May 21st, 2010


Interview: Sarah Kuhn

Attention, fans of Buffy the Vampire Slayer, Firefly, X-Men, and other such things made of awesome: You should read this interview. I'm pleased to be wrapping up this year's Summer Blog Blast Tour chatting with Sarah Kuhn. After a decade of working as a journalist, mostly in the sci-fi entertainment field, Sarah has added "author" to her resume. Tune in now to learn more about the inspiration for Sarah's novel One Con Glory and her involvement with Alert Nerd Press.

One Con Glory was influenced by your love for comic books and cult TV shows, and your work as a reporter in the field of sci-fi entertainment. What have you found to be the biggest challenges facing you as a female reporter in a male-dominated field?

I actually don't think it's so male-dominated anymore! Or maybe it never was and the fangirl force has just become way more visible and vocal in recent years—either way, that's a pretty awesome development, no?

But certainly, when I got my start as a geek-centric journalist, I did feel more like an anomaly or a unicorn or whatever. I guess the biggest challenge was convincing some of my fellow journos that I was for real: yes, I know just as much about X-Men continuity as you do. Yes, I've watched every episode of the original Star Trek just as many times as you have. Yes, I am familiar with this whole "organic web-shooters" debate. Yes, yes, yes. Then again, that was probably only a "challenge" because I made it one in my mind, you know? I've hopefully learned to be a little less defensive about my nerd cred.

How long have you been a journalist?

Hmm, I guess it's been over a decade now? That makes me feel so old.

How and when did you decide to branch out into novel-writing? Tell me about publishing, and about Alert Nerd Press.

Alert Nerd Press is something Matt Springer has always wanted to launch as part of our group geek-blog, Alert Nerd. Basically, he wanted to create a small press dedicated to "geek lit" - fiction and essays aimed squarely at nerdly obsessives like us. So we started off with this little PDF 'zine, Grok, and that's morphed into a few book-like things.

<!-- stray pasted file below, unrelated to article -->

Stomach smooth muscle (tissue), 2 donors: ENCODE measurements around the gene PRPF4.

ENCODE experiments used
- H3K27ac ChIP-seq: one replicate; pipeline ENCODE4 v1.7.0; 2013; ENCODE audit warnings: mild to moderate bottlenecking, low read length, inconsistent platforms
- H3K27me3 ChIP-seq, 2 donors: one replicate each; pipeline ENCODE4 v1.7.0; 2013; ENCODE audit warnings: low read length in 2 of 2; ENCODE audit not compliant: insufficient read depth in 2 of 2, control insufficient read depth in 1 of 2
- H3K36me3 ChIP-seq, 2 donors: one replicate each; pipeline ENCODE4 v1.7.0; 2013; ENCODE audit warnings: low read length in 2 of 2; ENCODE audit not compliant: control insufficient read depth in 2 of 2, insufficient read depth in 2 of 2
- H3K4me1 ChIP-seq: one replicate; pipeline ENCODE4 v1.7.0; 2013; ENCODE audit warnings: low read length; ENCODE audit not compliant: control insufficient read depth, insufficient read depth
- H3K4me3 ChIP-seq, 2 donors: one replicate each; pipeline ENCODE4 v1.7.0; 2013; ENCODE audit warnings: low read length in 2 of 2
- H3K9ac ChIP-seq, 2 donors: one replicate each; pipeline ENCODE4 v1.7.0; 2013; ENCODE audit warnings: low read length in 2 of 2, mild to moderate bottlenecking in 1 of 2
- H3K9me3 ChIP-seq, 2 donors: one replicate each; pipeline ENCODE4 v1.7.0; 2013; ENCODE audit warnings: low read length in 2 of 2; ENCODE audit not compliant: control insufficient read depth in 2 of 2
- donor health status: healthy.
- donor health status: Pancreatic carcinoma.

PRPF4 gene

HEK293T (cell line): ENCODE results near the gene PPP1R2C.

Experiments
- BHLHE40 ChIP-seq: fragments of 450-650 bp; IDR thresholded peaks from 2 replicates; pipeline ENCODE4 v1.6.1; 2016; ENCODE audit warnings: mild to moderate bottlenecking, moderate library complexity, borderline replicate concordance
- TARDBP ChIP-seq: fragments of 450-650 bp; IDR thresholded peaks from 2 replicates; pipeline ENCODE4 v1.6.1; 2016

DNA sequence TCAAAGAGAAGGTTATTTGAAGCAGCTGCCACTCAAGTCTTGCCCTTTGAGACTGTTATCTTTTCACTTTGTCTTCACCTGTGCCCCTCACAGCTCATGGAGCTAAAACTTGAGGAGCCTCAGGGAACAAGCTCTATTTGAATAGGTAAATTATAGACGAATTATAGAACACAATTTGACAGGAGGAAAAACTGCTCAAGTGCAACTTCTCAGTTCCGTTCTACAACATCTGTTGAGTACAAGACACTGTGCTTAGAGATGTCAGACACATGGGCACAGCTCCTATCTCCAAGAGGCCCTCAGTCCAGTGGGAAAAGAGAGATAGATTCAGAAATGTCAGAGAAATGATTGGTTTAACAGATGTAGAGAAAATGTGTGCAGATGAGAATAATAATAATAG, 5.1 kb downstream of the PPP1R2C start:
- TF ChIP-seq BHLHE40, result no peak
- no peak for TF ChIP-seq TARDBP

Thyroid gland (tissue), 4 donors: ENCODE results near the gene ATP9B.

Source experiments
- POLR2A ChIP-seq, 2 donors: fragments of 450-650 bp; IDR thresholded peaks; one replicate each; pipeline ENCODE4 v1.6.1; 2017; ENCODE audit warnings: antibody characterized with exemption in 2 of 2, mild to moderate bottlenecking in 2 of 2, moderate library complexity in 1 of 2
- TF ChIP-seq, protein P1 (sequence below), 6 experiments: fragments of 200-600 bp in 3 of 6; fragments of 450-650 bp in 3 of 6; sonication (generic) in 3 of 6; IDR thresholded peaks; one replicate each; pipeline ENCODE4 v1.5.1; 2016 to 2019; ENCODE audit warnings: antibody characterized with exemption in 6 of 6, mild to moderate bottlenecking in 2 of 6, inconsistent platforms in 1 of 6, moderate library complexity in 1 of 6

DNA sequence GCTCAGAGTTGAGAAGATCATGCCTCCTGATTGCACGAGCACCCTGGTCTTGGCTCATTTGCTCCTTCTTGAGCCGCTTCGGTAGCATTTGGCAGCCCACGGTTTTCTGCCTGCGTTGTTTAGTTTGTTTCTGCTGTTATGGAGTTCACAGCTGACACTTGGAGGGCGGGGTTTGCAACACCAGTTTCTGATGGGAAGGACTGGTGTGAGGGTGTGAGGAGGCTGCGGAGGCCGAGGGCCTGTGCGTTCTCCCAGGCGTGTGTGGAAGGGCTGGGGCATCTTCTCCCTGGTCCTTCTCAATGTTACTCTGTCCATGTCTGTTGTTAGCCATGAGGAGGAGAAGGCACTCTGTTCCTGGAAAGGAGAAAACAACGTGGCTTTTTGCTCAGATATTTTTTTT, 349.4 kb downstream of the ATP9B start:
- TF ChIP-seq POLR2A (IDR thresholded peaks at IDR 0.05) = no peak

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Visit Alert Nerd Press and their page for One Con Glory.

Check out all of the stop on today's SBBT.
fly, look up

Poetry Friday: The Brown Vest by Barbara Guest

A robin's nest being towed on the sidewalk.
Somewhere, a complement to his brown vest.
He is more lively than before.
In the future we must take him away from the sidewalk
and lend him the joy he expects.
Use earth colors, they build strong nests.
He combs his throat then locks the chapel
Of the goddess in his home.

- The Brown Vest by Barbara Guest

Listen to the author read her poem.

View all posts tagged as Poetry Friday at Bildungsroman.

View the roundup schedule at A Year of Reading.

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readergirlz, postergirlz

Hope: Melina Marchetta

Like our readergirlz May book pick, Absolutely Maybe by Lisa Yee, the novel Looking for Alibrandi by Melina Marchetta(1) explores the relationship between a long-absent father and his teenaged daughter. For this and many other reasons, the postergirlz named Looking for Alibrandi a recommended read for the month of May. After I informed Melina of this, we discussed this month's theme, hope. Here's what she had to say:

A couple of years ago a blogger wrote a one sentence review of my novel, On the Jellicoe Road. It was bleak indeed. Death, suicide, teen pregnancy, abandonment, depression and the list went on and on. It was pretty awful to see your work reduced to a list of bleakness. What I wanted her to mention was the hope. That it was a story about redemption, love, community, identity, humour and friendship.

Hope is what I try to offer in all my work. In Alibrandi, despite the losses Josie faces in the end, she refuses to be a pessimist because she believes in the goodness of the individual person. In Francesca, on the last page Frankie Spinelli goes to school with hope in her heart regardless of the uncertainty in her life. In Jellicoe, Taylor Markham ends up in a house by the river that was built to bring solace. In Finnikin the two main protagonists may have a different view of homeland, but they both journey thousands of miles to bring a sense of place to a dispirited people. In The Piper's Son, I used a simple gesture between three generations of men to convey that perhaps Tom Mackee and his family and friends are going to be okay.

Ending a story with hope isn’t easy. Not because there's not enough around, but because it can come across clichéd or super sweet or as if you're saying that life has a simple solution. But I try anyway because I would never leave the reader without a safe place to go. That's not to say that I believe it has to be the prerequisite for all storytelling, but I've made it the number one rule in mine.

~ Melina Marchetta

For similar ponderings, please check out Definitions of Hope, a series of hopeful musings from various authors.

(1) Looking for Alibrandi is an amazing book, and it's one of my favorite contemporary Australian novels. Read it (and Melina's other works) now.